The J-1 visa category allows foreign nationals to live in the United States temporarily under certain sponsored “exchange visitor” programs. The J-1 visa allows the foreign individual the opportunity to be, for example, an intern or trainee in either an academic or government program or a private sector program.
How to sponsor an immigrant using a J-1 visa
First, the sponsor must become designated by the U.S. Department of State (“DOS”) by meeting certain specific requirements and submitting Form DS-3036, Exchange Visitor Program Application to DOS. The prospective program sponsor should hire a J-1 immigration lawyer to submit all documentation on behalf of the prospective program sponsor in order to ensure all eligibility requirements have been met. Once DOS approves the application for program sponsor designation, the program sponsor may begin recruiting program participants.
How does a foreign national become a J-1 exchange visitor?
First, a J-1 program sponsor must approve the internship or training program for the prospective participant. Once the program has been approved, the sponsor will issue a “certificate of eligibility” (Form DS-2019), which the prospective participant will use to apply for a J-1 visa or status. The prospective participant must prove his/her “nonimmigrant intent” when applying for a J-1 visa or status.
For how long is J-1 status valid?
An exchange visitor may be on J-1 status for an initial period of 12 months for interns, or 18 months for trainees. Extensions may be granted in certain limited circumstances.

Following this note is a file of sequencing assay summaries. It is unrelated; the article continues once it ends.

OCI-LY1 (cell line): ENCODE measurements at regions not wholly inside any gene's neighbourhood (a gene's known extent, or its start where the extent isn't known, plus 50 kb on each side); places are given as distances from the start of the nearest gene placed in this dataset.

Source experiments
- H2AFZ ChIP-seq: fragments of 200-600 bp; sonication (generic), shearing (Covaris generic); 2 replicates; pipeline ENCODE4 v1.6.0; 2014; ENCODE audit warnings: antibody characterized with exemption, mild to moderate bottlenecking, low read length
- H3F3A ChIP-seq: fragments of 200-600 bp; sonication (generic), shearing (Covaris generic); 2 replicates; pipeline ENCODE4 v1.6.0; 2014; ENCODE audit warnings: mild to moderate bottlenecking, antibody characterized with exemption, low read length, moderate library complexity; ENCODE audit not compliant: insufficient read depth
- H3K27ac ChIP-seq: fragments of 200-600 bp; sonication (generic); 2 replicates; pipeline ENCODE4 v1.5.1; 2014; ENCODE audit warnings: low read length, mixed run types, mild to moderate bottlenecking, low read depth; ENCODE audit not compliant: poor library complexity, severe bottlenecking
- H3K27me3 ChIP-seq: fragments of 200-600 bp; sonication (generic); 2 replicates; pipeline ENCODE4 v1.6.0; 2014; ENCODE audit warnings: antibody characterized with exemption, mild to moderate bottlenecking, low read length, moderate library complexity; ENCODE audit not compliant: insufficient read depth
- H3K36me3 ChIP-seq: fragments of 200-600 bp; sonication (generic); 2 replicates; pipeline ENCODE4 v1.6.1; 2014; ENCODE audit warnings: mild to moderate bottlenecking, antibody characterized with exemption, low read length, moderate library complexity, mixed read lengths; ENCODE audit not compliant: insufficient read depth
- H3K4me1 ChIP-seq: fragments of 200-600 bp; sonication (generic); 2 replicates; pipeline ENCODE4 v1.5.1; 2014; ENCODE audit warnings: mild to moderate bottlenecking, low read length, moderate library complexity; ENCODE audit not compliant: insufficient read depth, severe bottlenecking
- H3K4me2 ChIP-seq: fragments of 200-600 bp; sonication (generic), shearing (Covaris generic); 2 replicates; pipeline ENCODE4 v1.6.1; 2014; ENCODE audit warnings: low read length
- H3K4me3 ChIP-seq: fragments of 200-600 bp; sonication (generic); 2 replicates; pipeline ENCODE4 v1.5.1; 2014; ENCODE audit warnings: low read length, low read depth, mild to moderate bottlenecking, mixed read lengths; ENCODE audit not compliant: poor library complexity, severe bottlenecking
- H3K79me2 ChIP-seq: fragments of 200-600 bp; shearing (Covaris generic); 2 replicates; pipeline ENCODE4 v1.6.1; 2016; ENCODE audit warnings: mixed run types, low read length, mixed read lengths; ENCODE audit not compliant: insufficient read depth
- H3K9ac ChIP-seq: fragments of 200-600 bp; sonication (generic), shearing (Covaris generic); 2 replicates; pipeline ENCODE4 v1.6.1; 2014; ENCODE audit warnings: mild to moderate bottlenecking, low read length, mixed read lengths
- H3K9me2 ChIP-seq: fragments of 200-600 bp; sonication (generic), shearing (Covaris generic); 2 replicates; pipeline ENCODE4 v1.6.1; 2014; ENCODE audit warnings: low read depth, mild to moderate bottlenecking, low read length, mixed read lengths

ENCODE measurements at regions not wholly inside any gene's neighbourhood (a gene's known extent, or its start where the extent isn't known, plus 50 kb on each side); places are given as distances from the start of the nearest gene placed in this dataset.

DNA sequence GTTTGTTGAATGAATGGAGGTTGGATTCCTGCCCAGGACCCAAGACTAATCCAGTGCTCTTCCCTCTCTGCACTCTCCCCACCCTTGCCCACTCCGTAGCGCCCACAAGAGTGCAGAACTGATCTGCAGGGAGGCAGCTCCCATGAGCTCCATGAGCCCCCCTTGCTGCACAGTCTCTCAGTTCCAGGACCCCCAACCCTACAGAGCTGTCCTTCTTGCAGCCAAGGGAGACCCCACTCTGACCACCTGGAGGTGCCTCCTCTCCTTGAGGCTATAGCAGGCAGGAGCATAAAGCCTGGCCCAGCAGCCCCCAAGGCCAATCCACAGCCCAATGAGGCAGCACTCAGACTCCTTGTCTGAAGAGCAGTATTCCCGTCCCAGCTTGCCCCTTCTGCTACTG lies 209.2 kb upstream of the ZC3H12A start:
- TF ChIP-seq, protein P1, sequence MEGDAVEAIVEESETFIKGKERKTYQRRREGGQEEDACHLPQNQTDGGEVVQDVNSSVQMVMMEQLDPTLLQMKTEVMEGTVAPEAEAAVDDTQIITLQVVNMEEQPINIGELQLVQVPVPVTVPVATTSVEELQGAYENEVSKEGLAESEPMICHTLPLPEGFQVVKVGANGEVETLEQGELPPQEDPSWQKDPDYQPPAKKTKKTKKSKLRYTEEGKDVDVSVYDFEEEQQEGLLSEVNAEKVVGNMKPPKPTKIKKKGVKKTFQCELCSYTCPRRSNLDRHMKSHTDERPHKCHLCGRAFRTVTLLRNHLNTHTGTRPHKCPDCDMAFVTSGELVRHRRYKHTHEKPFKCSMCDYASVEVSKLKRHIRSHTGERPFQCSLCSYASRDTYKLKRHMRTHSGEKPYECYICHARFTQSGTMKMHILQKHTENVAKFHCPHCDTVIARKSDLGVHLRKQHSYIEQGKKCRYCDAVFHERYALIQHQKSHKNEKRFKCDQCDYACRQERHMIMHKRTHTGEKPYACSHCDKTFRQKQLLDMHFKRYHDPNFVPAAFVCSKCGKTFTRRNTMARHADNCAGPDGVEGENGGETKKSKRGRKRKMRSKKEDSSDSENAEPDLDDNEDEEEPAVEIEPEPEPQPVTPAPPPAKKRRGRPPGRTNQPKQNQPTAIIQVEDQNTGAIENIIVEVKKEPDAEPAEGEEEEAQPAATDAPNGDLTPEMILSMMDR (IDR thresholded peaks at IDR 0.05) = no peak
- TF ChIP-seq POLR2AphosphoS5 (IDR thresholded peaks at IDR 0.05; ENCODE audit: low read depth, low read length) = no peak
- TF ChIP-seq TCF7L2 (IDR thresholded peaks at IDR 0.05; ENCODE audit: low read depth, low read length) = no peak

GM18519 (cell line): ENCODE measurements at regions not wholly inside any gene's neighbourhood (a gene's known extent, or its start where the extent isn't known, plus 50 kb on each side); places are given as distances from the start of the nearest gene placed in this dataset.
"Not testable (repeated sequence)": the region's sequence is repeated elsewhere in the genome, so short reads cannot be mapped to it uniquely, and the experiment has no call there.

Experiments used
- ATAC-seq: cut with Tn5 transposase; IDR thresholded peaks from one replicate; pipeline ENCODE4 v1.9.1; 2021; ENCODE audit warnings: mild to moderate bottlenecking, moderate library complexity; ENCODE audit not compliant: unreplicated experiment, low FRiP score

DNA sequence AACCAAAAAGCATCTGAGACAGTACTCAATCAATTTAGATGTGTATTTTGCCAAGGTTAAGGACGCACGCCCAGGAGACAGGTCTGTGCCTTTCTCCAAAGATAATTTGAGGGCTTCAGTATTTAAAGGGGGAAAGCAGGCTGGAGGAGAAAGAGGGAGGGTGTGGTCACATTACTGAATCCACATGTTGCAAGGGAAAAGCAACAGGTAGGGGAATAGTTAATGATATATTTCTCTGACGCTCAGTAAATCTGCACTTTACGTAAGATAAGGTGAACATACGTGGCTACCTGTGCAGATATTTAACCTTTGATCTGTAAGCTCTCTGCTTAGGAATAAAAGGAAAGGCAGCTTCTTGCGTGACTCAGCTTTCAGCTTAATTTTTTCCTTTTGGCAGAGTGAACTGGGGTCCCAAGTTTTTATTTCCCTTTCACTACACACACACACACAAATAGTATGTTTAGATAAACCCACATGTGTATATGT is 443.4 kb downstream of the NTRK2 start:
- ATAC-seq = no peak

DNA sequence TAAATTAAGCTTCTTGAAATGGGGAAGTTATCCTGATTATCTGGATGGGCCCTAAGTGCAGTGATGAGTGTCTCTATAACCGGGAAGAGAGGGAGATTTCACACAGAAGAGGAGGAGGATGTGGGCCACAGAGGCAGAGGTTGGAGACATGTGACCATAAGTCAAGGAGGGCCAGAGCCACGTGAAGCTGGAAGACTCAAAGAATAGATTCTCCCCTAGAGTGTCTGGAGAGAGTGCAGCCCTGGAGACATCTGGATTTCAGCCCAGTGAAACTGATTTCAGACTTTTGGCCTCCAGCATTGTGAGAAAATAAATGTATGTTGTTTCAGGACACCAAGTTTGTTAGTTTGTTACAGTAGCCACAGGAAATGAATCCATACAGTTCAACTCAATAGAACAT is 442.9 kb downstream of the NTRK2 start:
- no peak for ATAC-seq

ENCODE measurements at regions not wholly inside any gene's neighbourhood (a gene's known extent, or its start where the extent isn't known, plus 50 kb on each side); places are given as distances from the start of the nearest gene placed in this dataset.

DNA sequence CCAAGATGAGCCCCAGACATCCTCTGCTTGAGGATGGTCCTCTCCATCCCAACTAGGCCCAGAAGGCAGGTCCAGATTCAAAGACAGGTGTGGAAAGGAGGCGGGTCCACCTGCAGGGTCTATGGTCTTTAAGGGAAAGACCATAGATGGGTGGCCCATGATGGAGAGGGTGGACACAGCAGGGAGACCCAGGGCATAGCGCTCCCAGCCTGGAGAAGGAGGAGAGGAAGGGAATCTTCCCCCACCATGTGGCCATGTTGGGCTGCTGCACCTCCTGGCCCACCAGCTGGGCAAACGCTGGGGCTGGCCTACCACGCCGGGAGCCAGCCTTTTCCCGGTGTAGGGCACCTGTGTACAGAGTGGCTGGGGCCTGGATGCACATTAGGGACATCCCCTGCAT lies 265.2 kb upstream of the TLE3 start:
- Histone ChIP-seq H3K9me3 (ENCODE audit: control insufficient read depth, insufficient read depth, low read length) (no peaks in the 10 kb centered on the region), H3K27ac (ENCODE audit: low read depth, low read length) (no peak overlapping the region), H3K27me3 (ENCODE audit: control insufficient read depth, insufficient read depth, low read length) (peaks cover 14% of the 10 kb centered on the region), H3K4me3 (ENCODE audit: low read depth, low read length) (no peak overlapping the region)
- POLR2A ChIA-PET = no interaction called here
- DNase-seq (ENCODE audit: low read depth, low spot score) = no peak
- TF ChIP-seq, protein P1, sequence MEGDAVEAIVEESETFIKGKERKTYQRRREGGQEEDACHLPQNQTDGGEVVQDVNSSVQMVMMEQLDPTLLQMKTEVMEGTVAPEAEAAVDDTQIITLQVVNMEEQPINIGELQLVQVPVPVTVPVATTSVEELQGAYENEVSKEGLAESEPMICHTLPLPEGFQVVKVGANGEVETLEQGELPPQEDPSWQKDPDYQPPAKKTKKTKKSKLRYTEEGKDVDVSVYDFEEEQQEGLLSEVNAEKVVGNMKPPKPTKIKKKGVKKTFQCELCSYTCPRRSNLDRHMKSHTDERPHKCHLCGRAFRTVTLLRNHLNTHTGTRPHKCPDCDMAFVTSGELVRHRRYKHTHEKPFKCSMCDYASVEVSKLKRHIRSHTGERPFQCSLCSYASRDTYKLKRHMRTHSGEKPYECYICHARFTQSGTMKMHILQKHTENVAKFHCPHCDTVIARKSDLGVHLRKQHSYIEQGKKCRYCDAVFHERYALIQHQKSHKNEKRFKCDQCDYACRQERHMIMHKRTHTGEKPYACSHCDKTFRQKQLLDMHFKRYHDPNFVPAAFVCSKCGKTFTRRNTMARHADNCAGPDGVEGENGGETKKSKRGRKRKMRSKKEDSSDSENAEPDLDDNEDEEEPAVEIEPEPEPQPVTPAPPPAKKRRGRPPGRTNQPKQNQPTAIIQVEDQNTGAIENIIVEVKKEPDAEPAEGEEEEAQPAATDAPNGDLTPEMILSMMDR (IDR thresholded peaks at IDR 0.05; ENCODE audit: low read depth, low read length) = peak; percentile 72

Are dependents of J-1 exchange visitors admissible to the U.S.?
Yes. Spouses and children of J-1 exchange visitors may be granted J-2 status and may also apply for work authorization.
What is an “intern”?
The term “intern” has a specific meaning within the J-1 context. An intern is a foreign national who is either (1) a student at a post-secondary academic institution outside the U.S., or (2) a graduate of such an institution no more than 12 months prior to beginning the J-1 exchange program, and who enters the U.S. to participate in a structured and guided internship in his/her specific academic field.
What is a “trainee”?
The term “trainee” also has a specific meaning within the J-1 context. A trainee is a foreign national who has either (1) a degree from a foreign postsecondary academic institution and at least one year of related work experience in his/her specific field, or (2) at least five years of related work experience in his/her specific field, and who enters the U.S. to participate in a structured and guided training program in his/her specific field of employment.
Can a J-1 exchange visitor remain in the U.S. after his/her exchange program has expired?
Sometimes. Certain exchange visitors are subject to a “two-year foreign residence requirement.” This requirement, also called the “two-year rule,” simply means that a J-1 exchange visitor must return to his/her home country and remain there for two years after completing the exchange program. This two-year rule does not prohibit, for example, a U.S. citizen spouse from petitioning for his/her J-1 spouse (the J-1 spouse would still have to wait for the immigrant petition to become current before being able to consular process to the United States).
The J-1 exchange visitor program is a useful way for certain individuals to visit the U.S. and gain valuable professional, educational, and cultural experience. The administrative and procedural steps in order to gain J-1 status, however, are numerous. Genesis Law Firm is familiar with the process and can guide prospective sponsors and/or prospective exchange participants along the way.